With all that in mind, why didn’t Race make more of an impression? I think that, too often, Hopkins allowed the film’s focus to wander away from Jesse and the inner conflict he felt as he won medals for a country where he was treated like a second-class citizen. There were too many random scenes of Jeremy Irons and William Hurt, playing Olympic officials and debating whether or not to boycott Hitler’s Olympics. During the second half of the film, Leni Riefenstahl (Carice van Houten) showed up and we got a few scenes of her trying to film Jesse’s triumph at the Olympics despite the interference of Nazi propaganda minister, Joseph Goebbles (Barnaby Metschurat). All of these extra scenes are supposed to set Jesse’s struggle in a historic context but they’re unnecessary and distracting. All the context that the film needs can be found in the fact that Jesse was a black man living in America in the 1930s.
For the most part, Race is uneven but occasionally the film delivers a powerful scene or two. One of the most powerful parts of the film comes when Jesse, after setting world records and being proclaimed as a hero across the world, is informed that he still can’t enter a New York club through the front door. As well, the scenes depicting Jesse’s friendship with German jump Luz Long (David Kross) are poignant. In fact, they’re so poignant that I initially assumed that they were fictionalized for the film but actually, Jesse and Luz Long did become good friends during the 1936 Olympics.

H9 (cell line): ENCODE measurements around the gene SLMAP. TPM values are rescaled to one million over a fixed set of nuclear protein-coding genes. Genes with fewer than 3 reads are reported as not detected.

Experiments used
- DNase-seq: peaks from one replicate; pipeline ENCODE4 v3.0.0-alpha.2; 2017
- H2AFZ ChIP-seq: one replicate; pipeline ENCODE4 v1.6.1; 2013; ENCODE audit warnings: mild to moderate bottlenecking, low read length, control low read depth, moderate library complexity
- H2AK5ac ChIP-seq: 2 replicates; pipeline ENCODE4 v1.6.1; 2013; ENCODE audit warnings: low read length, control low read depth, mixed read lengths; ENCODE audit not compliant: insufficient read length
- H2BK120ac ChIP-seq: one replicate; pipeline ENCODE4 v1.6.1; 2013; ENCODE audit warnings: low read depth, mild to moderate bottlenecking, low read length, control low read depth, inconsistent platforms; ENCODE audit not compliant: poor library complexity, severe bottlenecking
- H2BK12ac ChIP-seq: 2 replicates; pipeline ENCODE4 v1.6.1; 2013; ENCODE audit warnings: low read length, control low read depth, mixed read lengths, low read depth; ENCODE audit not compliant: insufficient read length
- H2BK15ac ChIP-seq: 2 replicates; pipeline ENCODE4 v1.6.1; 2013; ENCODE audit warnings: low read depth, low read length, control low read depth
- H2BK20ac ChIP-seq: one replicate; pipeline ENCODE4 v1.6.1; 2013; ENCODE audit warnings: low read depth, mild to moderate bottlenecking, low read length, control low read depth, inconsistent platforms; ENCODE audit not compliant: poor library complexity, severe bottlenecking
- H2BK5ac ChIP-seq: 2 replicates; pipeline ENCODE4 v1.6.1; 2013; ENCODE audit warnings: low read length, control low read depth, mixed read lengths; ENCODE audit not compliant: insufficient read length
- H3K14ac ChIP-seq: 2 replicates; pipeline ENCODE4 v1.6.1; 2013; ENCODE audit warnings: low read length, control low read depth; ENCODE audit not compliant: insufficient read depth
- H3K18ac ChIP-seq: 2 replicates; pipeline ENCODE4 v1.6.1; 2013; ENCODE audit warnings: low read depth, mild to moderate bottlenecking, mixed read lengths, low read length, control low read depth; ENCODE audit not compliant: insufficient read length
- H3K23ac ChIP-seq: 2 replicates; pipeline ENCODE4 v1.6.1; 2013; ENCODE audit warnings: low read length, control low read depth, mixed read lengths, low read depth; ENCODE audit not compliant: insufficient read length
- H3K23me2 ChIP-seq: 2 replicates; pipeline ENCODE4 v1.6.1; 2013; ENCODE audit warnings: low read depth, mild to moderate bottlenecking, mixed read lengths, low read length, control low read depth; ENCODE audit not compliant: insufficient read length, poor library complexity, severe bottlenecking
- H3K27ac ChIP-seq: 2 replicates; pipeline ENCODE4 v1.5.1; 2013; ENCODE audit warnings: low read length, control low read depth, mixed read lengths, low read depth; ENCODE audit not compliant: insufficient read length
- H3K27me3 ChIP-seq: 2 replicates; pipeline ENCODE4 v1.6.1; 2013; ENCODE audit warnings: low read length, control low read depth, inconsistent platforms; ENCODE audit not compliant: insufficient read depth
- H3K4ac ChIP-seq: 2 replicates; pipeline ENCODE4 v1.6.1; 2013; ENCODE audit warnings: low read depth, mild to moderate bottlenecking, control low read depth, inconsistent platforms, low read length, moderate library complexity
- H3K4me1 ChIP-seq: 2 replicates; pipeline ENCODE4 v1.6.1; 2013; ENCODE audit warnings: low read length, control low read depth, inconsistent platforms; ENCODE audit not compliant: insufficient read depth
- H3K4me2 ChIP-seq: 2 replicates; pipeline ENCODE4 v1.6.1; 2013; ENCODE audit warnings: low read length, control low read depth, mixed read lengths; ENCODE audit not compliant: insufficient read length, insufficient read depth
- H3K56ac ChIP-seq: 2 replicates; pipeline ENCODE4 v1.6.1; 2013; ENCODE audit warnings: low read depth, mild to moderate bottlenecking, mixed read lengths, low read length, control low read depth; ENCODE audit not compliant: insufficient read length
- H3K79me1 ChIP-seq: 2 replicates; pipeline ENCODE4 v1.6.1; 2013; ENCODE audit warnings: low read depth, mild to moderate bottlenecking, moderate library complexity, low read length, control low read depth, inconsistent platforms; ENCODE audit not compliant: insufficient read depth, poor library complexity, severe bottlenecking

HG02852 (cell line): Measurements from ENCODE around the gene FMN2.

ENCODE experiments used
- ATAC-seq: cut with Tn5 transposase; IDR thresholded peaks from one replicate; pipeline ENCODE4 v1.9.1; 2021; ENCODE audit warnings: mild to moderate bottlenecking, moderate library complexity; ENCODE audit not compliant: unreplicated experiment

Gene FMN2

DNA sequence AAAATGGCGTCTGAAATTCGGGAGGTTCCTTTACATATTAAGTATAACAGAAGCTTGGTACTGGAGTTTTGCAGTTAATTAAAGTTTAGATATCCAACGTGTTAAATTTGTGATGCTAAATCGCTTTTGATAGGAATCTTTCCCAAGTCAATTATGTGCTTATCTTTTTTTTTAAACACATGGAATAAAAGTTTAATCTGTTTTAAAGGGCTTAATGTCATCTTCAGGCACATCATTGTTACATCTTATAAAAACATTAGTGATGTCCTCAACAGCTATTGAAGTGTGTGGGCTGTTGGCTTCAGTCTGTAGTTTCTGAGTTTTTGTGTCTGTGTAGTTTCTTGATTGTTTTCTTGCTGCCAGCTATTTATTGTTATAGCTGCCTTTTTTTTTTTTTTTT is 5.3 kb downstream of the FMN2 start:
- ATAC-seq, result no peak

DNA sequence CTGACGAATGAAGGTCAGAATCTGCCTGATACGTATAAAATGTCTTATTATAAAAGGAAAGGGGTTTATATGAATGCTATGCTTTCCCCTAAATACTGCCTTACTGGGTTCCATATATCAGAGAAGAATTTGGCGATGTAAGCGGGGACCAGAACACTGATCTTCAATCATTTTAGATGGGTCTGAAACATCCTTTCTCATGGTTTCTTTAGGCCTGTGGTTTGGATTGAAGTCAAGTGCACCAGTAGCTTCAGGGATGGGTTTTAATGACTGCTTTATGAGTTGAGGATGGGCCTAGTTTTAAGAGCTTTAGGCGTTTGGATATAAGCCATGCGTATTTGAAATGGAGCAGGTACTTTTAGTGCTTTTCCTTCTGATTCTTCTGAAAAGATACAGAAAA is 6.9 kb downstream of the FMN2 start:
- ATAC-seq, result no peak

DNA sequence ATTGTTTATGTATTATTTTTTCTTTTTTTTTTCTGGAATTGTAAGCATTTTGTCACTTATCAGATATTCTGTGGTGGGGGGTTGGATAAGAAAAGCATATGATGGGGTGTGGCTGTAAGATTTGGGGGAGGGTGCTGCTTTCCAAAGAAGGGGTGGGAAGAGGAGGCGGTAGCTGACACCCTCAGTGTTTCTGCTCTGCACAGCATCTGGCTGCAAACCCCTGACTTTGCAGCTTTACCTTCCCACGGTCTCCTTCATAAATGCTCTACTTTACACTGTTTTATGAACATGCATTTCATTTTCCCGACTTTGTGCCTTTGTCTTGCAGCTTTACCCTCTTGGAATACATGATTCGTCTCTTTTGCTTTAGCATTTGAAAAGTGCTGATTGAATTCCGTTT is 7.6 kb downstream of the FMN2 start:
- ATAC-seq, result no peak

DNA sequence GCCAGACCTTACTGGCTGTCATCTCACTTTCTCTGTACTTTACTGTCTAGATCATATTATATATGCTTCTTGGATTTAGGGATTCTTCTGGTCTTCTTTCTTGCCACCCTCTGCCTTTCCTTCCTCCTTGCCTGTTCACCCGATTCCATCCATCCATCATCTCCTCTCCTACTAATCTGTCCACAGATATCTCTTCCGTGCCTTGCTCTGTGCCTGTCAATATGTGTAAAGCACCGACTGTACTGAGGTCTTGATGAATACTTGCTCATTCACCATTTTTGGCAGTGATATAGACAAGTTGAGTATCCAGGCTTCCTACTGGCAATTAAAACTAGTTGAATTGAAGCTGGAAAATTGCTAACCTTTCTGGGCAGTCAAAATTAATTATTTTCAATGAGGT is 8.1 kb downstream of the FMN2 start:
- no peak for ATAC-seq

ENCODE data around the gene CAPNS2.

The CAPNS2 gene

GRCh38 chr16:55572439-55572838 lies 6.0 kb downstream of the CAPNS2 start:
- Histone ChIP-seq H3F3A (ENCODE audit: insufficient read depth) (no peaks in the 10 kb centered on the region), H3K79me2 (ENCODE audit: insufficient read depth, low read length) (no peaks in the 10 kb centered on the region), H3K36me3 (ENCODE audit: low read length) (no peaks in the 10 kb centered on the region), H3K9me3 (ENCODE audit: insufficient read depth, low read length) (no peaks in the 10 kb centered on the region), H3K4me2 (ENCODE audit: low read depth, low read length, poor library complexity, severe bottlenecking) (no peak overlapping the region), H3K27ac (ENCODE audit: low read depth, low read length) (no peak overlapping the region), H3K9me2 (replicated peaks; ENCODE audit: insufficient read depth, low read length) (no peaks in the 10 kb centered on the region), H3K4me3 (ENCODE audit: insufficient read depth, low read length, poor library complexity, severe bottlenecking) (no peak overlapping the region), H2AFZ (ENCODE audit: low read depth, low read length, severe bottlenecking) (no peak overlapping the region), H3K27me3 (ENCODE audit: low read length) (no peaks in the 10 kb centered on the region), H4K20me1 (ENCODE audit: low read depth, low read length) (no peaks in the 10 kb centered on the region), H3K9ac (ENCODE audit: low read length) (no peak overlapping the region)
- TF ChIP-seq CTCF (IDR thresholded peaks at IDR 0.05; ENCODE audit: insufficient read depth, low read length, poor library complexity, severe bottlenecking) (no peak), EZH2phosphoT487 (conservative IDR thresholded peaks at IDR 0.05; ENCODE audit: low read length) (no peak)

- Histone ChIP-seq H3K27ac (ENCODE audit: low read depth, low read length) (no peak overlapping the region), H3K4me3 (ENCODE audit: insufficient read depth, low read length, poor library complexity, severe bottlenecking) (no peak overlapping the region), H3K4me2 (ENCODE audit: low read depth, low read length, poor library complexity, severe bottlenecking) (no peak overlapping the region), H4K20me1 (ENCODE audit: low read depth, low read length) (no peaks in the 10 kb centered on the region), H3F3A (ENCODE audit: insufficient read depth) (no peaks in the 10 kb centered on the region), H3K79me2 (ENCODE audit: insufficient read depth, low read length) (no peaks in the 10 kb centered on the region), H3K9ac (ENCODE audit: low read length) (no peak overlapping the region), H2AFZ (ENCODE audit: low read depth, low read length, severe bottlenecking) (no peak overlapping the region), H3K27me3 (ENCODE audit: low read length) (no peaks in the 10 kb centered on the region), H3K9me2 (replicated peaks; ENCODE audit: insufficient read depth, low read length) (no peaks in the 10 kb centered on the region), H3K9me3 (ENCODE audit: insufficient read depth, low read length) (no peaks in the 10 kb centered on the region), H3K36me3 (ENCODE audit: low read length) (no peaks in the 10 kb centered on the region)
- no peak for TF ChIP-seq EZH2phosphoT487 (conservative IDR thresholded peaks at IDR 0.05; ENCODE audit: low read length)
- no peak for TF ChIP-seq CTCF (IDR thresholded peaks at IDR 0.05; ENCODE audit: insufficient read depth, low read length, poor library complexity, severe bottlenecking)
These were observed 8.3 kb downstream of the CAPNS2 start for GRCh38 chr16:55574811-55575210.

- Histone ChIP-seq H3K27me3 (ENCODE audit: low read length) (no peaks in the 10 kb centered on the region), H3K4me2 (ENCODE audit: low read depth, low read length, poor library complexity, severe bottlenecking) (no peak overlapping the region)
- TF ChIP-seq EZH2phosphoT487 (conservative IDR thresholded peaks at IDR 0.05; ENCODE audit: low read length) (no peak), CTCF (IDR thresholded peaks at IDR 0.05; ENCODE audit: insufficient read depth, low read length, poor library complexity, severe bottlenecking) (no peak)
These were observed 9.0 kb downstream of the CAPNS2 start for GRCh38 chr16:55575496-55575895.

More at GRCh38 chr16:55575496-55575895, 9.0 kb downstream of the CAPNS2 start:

Race is uneven but it’s not bad. Stephan James gives a good performance as Jesse and, if nothing else, the film provides a worthy history lesson.
The 5th Wave, which came out in January of this year (and that really should be all you need to hear), is the epitome of a “Who cares?” type of film.
It’s another YA adaptation, taking place in a dystopian future and featuring way too many characters for its own good. Aliens have invaded the Earth and they’ve attacked in 4 waves. There was the 1st wave, which destroyed all of the electricity. There was the 2nd wave which involved a lot of earthquakes and natural disasters. I imagine California fell off the mainland during the 2nd wave. The 3rd wave involved bird flu. The 3rd wave is important because it killed the mother of our protagonist, teenager Cassie Sullivan (Chloe Grace Moretz). You can’t be a YA protagonist unless you have at least one dead parents. That’s the rules of the genre.
The 5th Wave deals with the … well, the fifth wave. As far as I can tell, the 5th Wave involves turning every human left into a stock character from a YA dystopian novel. Basically, if you’ve sat through Divergent or The Maze Runner or The Giver or countless other YA adaptations, you already know who everyone is in The 5th Wave. Cassie is our heroine, which means that she spends a lot of time wandering around in the forest, killing potential threats, and thinking about how different things were back in high school.
And that’s really all she does.